Normally, Midterm Break occurs the Monday of 6th week, but this term it’s this coming Monday (of 5th week), since the term is only 9 weeks instead of 10. We all clearly need this break at this point. I’ve been reflecting on changes I can make to the flow of the course for the second half. I’ll poll my students tomorrow to check in with how much time they’re spending on various activities, and what technical (and personal issues) continue to interfere with their learning. My kiddos’ school district declared a long weekend this weekend, so they have Friday and Monday off. We rarely all have off on my Midterm Break, so I’m thinking about what kind of safe, socially distanced adventures we could do as a family that day, just to do something different. (Note to self: check if state park pass is still valid!)

In the meantime, I’m experimenting with ways to increase engagement in my classes and the meetings I run. I plan to break the participants in today’s STEM Board meeting into smaller discussion groups in the hopes that people will feel more comfortable sharing ideas with fewer “face boxes” than on a screen of many “face boxes”. I held my first Q&A Friday class session last week, and ended up working through examples with students in a much smaller group. Even with the limitations of Zoom, that felt the closest to “real” teaching that I’ve done this term, and I ended the session rejuvenated instead of exhausted for a change. I tagged specific questions (and the students who posted them) in Slack that I promised to get to in Wednesday’s class, and I used chat more heavily than usual. Even though everyone could see the chat, I made sure to read/summarize contributions and attribute them to the students who made them, as a way of affirming their participation and their ideas. A few students have started privately messaging me questions/comments via chat during class, and I want to encourage that as an option for those too shy to participate in public. Engagement still falls short of what I’d like, but I’m taking baby steps to get it closer to that ideal.

Hopefully this weekend serves as a vital reset for all of us, and we come back ready to tackle whatever the second half of the term holds in store for us.

Week 3: Reality and routines

We’re now 3 weeks in to our virtual spring term.

This is the point where we should be in some sort of rhythm. Students know us better, we know our students better. The students know the expectations: what happens in a class period, how should I prepare for class, what’s due when. The faculty understand the class dynamics and manage class periods and expectations accordingly. Everything should be humming along.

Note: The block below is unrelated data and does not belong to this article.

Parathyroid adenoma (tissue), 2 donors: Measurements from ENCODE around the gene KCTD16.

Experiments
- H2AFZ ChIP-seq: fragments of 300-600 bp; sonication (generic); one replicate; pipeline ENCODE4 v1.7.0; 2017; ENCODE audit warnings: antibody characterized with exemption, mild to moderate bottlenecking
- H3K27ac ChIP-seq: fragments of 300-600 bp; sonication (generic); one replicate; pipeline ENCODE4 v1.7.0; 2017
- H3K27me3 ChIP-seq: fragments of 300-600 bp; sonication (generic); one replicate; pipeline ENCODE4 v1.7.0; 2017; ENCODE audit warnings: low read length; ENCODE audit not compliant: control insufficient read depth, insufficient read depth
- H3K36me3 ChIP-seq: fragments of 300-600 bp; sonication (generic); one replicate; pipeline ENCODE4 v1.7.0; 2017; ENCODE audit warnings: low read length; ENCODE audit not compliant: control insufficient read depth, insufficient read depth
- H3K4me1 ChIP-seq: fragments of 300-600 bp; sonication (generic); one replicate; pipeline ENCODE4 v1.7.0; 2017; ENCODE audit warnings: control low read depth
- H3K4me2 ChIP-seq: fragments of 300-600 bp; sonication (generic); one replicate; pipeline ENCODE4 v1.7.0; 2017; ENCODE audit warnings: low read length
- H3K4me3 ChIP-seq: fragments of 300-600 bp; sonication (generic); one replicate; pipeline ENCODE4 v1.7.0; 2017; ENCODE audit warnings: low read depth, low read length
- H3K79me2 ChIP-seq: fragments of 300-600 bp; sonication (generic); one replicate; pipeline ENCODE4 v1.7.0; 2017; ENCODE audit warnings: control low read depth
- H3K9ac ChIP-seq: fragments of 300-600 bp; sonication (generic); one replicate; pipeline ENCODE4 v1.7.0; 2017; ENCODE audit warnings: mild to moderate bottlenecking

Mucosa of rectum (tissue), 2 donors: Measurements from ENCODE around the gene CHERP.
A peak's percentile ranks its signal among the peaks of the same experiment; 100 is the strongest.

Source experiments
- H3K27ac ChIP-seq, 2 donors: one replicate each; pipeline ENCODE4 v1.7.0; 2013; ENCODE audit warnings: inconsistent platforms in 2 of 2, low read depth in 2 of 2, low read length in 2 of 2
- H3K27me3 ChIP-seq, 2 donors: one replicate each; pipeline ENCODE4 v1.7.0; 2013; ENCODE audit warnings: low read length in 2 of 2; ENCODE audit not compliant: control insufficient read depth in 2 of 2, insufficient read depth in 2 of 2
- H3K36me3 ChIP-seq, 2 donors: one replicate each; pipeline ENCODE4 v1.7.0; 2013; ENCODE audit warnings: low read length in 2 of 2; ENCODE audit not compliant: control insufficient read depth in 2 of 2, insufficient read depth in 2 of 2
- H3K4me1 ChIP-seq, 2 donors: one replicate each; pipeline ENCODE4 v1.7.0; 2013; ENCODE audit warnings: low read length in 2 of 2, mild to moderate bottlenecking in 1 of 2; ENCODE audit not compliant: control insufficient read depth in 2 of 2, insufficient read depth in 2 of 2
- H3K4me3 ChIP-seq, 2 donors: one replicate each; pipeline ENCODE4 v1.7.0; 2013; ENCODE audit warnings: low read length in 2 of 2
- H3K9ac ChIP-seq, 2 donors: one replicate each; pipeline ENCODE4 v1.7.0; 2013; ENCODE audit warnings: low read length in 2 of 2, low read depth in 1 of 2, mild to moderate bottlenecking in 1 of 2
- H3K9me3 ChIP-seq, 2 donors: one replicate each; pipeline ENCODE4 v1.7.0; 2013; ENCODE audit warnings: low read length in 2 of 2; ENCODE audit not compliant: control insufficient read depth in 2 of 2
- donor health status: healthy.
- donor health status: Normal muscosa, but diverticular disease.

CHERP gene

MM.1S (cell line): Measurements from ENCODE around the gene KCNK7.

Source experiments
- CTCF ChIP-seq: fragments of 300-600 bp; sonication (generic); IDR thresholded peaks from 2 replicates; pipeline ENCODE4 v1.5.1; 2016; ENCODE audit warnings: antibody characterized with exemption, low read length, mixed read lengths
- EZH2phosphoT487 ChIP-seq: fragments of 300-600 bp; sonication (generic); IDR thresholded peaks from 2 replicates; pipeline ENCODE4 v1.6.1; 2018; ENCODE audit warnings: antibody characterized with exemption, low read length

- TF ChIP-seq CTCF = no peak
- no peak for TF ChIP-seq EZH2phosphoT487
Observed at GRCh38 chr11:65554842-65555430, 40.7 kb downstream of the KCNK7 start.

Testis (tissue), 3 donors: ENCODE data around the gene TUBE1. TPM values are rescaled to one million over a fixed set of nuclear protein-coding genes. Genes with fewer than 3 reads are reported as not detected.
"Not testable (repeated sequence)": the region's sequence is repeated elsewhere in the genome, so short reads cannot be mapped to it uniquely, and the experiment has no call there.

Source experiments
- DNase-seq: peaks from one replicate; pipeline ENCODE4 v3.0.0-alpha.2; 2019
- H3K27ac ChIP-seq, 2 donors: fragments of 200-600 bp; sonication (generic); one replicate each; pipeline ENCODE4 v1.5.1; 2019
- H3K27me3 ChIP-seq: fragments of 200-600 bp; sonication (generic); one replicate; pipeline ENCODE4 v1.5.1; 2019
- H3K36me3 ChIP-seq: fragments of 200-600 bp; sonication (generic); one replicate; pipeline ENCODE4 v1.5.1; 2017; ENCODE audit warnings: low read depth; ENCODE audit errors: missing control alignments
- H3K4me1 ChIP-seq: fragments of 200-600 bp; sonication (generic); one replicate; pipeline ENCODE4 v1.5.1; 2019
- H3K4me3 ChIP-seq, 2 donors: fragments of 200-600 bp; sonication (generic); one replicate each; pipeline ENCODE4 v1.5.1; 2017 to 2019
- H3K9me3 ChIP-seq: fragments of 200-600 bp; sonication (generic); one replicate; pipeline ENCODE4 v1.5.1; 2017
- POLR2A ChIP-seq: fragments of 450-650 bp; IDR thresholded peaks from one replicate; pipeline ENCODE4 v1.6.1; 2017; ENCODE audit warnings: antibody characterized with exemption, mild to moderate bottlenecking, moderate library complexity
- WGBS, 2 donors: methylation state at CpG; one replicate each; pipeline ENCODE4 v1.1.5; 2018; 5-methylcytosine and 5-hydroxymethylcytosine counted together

But that’s in a normal term.

I do think we’ve reached an imperfect rhythm. Faculty at this point have pretty much figured out what technologies to use and what to let go — although many of us are still learning how to use them effectively.* Course structure is pretty much set. I’ve developed my own rhythm for preparing and posting materials for each week, and settled on a Moodle structure that seems to work ok.

I’m still trying to develop rhythms around grading and keeping track of student engagement. I thought I’d found a good structure for grading — and then my course staff student found a number of flaws and technical issues with that structure. Technical issues aside, I’m still trying to wrap my head around what should I be evaluating vs. what do I feel comfortable having my course staff student grade. (Also taking into account what they feel comfortable grading!)

Student engagement is trickier to keep on top of. Sure, Moodle lets me check student completion (and download this into a spreadsheet), and sure, I can probably check my Zoom logs to figure out who attended a class and who did not. But these feel unnatural. In a normal term, I pay attention to who’s attending and not attending class, which I can do by quickly scanning the room. I note who dominates small group discussions and who’s clearly tuning out or shutting out. I rely so heavily on visual, physical cues. Honestly, trading those instincts and skills for reviewing logs is exhausting, even though it seems like it should be much easier to measure engagement quantitatively than qualitatively.

Course rhythms aside, the constant uncertainty is clearly starting to wear on us collectively. Everyone seems a bit more fragile and frayed, quicker to jump to conclusions or to snap. It’s hard to focus when there’s so much up in the air.

This is the time of year where we should be finalizing plans for summer research, where planning for next fall ramps up. In our department, we’re still trying to hire a visitor for next year. I’m in charge of next year’s Comps (senior capstone projects), and we’re drafting project descriptions and reviewing each others’ drafts, in advance of the big topic reveal on May 7.

But we still don’t know whether we’ll have summer research this year, or if so what that looks like. And we have no idea what fall term looks like, either. So every plan we make needs at least one contingency plan, if not several. Will this Comps project work if we’re still virtual this fall? What does “mentoring new faculty” look like when everything is virtual? If we’re on campus but socially distancing (if that’s even possible, which I doubt it is), and we have to severely limit the number of students in a physical classroom, how badly does this torpedo our carefully-planned schedule? How do we ensure that our current majors (and the 50-some new majors that just declared) get into the classes they need to graduate if class sizes are severely limited?

I don’t want to end this post on a low note, and while things are challenging I also don’t want to leave you with the impression that everything is doom and gloom. So let me share a couple of positives from this week:

  1. My 7th grader and I, pre-pandemic, had a standing coffee and bagels date every Friday morning. We’d go to a local coffee shop near her school and I’d drop her off at school afterwards. We’ve found a way to continue that — every Friday morning we drive to an awesome local coffee shop in the next town over, go through the drive-through, and then sip our drinks as we drive home. It’s been a nice little grounding ritual for both of us.